1: House of Sand and Fog

House of Sand and Fog by Andre Dubus III

House of Sand and Fog

My mom passed this one along to me. Of course, I heard about it when it was an Oprah pick back in the day, but I’d never read it. I’ve also seen the trailers for the movie based on the book, but I’ve never actually seen the movie.

So anyway, based on what I knew about it, I expected House of Sand and Fog to have two main characters: the woman who loses her house (Kathy) and the man who buys it (Colonel Behrani). And indeed, they were there, but there was also a third character (whose name is, perhaps not coincidentally, only two degrees of separation from “Loser”) whom I hadn’t anticipated.

This was a quick read, and I give kudos to ADIII (aside: I wonder if he signs his letters like that—Cheers! ADIII or perhaps all best, adiii—ok, I’ll stop) for writing a story in which all three main characters are rather unlikable (each in his/her own way), but you still want to keep reading to find out what happens anyhow. The two key characters do generate some sympathy, but that’s tempered by how they handle the situation (hint: badly). The third character, though, he’s just plain unsympathetic.

The story plays out as a tragedy. Unfairness kicks off the sequence of events, but ultimately, everyone is done in by their own failings.

Message? Perhaps:

  1. Do not ignore bills even if they are sent to you in error (righteous indignation won’t keep a roof over your head).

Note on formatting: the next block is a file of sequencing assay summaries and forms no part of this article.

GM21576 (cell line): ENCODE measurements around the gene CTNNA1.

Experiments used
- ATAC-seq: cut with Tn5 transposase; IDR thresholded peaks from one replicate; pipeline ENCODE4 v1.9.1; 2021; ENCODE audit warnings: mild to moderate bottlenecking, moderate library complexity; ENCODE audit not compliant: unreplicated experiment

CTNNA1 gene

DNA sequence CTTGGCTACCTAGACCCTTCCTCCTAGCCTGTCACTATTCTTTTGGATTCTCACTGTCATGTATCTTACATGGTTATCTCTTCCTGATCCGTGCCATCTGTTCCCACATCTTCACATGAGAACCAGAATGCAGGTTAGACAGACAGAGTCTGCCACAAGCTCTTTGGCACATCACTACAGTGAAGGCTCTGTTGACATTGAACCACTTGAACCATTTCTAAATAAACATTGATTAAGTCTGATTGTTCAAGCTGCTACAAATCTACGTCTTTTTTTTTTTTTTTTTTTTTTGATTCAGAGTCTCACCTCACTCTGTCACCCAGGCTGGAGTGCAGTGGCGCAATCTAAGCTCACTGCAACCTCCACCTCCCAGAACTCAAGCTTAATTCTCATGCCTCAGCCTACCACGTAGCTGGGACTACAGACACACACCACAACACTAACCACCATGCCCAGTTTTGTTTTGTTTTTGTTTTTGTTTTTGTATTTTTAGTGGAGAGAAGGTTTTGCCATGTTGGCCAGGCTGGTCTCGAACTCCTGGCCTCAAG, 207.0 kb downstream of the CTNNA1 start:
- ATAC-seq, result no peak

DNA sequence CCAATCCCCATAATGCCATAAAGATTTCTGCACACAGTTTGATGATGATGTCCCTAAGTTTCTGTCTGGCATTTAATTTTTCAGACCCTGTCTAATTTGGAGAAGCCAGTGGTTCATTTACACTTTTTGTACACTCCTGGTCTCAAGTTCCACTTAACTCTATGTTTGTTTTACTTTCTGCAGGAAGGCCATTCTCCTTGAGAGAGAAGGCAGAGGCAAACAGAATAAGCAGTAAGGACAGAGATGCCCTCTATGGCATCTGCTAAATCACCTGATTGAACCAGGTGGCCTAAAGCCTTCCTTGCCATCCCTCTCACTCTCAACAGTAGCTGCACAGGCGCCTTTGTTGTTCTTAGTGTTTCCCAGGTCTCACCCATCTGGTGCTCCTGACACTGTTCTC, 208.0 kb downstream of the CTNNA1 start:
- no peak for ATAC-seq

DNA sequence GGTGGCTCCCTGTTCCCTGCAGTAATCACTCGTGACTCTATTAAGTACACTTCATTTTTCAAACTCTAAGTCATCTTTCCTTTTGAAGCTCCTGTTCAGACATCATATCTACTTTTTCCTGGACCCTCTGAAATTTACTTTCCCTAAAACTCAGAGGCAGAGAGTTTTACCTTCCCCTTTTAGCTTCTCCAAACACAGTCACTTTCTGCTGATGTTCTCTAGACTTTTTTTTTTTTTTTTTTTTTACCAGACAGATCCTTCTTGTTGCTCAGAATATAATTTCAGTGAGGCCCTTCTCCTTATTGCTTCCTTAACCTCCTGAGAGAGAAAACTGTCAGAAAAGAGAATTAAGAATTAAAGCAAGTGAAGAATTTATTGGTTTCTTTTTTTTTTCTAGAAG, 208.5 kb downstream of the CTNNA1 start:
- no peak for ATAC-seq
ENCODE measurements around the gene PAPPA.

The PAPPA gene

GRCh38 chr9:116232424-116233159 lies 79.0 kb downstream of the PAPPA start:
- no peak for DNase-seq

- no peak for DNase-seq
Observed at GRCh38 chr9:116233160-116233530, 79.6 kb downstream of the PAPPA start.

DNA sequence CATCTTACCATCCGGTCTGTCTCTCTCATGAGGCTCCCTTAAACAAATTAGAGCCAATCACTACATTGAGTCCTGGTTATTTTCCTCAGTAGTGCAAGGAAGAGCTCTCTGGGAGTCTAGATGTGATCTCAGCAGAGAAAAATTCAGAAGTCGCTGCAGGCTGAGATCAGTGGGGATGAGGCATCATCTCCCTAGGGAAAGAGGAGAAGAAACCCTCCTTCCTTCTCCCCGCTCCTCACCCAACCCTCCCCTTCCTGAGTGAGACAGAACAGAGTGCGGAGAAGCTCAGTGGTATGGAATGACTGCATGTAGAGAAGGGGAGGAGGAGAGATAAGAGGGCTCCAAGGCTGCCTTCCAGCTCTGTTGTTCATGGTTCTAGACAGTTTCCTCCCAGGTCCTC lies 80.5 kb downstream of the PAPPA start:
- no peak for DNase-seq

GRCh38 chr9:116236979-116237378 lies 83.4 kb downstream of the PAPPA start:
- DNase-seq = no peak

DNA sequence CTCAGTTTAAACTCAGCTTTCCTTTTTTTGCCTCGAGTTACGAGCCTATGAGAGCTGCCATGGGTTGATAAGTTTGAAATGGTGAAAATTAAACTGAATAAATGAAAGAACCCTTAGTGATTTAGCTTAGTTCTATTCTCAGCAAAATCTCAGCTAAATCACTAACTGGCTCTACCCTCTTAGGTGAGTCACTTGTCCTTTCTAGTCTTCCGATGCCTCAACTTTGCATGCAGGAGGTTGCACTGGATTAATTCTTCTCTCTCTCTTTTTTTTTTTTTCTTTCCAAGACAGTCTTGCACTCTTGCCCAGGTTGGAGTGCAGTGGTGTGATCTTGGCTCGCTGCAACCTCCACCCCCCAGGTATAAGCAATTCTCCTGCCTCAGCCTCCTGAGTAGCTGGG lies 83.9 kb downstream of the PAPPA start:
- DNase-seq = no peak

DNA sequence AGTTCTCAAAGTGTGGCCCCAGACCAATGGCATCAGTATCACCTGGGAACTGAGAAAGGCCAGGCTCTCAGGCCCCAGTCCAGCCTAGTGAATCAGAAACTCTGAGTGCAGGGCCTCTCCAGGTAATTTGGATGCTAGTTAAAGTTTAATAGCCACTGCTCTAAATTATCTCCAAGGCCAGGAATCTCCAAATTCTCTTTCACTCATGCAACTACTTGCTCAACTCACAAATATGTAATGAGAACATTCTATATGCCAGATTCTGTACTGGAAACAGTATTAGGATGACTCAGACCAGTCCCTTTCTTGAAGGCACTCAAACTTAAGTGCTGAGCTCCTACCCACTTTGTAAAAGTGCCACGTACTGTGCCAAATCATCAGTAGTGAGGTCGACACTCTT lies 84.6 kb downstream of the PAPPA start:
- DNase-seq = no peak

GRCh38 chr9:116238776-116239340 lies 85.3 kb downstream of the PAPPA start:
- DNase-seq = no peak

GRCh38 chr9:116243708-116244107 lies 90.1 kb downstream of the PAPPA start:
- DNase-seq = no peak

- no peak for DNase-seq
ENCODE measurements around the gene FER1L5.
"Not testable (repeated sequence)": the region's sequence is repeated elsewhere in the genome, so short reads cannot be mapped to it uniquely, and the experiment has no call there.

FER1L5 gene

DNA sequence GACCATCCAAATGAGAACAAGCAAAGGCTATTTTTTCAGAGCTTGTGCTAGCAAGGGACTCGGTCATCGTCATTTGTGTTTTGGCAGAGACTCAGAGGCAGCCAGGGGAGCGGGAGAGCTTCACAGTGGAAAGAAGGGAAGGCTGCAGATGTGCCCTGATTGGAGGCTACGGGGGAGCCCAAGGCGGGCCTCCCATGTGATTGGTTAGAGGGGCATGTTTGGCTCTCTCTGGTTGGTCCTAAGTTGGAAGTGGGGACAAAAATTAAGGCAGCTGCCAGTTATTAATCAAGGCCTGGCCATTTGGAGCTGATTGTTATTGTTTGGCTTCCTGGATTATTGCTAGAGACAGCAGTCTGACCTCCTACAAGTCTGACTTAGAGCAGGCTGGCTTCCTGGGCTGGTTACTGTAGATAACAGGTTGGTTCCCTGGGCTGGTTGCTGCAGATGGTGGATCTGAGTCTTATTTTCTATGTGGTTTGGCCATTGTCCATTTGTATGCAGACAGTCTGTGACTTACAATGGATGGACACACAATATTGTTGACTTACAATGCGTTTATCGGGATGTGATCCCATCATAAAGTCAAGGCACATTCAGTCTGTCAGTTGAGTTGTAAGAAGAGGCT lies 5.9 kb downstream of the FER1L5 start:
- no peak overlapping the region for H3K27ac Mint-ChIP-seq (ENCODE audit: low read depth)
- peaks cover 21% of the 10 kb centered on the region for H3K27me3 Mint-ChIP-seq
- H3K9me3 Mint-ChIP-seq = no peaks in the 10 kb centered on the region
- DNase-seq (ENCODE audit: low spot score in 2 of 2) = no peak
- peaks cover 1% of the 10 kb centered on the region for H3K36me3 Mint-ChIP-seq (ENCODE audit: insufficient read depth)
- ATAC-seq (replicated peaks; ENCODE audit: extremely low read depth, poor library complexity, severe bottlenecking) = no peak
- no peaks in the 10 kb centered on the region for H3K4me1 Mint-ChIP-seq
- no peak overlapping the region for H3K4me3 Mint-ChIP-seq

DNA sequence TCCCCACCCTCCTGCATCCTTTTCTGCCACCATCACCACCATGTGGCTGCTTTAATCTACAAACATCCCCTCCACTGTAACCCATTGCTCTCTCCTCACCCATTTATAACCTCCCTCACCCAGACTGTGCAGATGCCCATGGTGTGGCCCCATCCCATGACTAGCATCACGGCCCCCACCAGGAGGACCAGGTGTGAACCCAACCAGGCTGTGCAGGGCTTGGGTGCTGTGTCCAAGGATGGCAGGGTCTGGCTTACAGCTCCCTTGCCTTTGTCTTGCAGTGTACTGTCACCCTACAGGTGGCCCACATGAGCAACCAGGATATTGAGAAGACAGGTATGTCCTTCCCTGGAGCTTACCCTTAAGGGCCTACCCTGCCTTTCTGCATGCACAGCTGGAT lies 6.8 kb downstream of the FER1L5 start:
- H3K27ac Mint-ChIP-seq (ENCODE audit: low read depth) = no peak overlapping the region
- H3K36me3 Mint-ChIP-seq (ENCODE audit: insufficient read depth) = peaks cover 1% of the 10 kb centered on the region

2. Do the compassionate thing, even if it derails your plans to regain former social status.
  3. Do not hook up with meddling, loose cannon law enforcement agents who have a misplaced sense of entitlement.

Hmm! Maybe it’s supposed to be seven deadly sins thing:

  • Kathy: sloth, gluttony, wrath
  • The Colonel: pride, greed, wrath
  • L-s-er: lust, envy, wrath

Ah yes, good ol’ wrath. A pinch of rage mixed with a dash of spite. But have we learned nothing? Beware the spite, people, it will get you nowhere:

Jerry: “Excuse me. I’d like to return this jacket.”
Clerk: “Certainly. May I ask why?”
Jerry: “For spite.”
Clerk: “Spite?”
Jerry: “That’s right. I don’t care for the salesman that sold it to me.”
Clerk: “I don’t think you can return an item for spite.”
Jerry: “What do you mean?”
Clerk: “Well, if there was some problem with the garment. If it were unsatisfactory in some way, then we could do it for you, but I’m afraid spite doesn’t fit into any of our conditions for a refund.”
Jerry: “That’s ridiculous, I want to return it. What’s the difference what the reason is?”
Clerk: “Let me speak with the manager… excuse me… Bob!”
(walks over to the manager and whispers)
Clerk: “…spite…”
(Manager walks over)
Bob: “What seems to be the problem?”
Jerry: “Well I want to return this jacket and she asked me why and I said for spite and now she won’t take it back.”
Bob: “That’s true. You can’t return an item based purely on spite.”
Jerry: “Well, so fine then… then I don’t want it and then that’s why I’m returning it”
“Well, you already said spite so…”
Jerry: “But I changed my mind.”
Bob: “No… you said spite… too late.”

Seinfeld, “The Wig Master

(See? Everything comes back to Seinfeld. 😉 )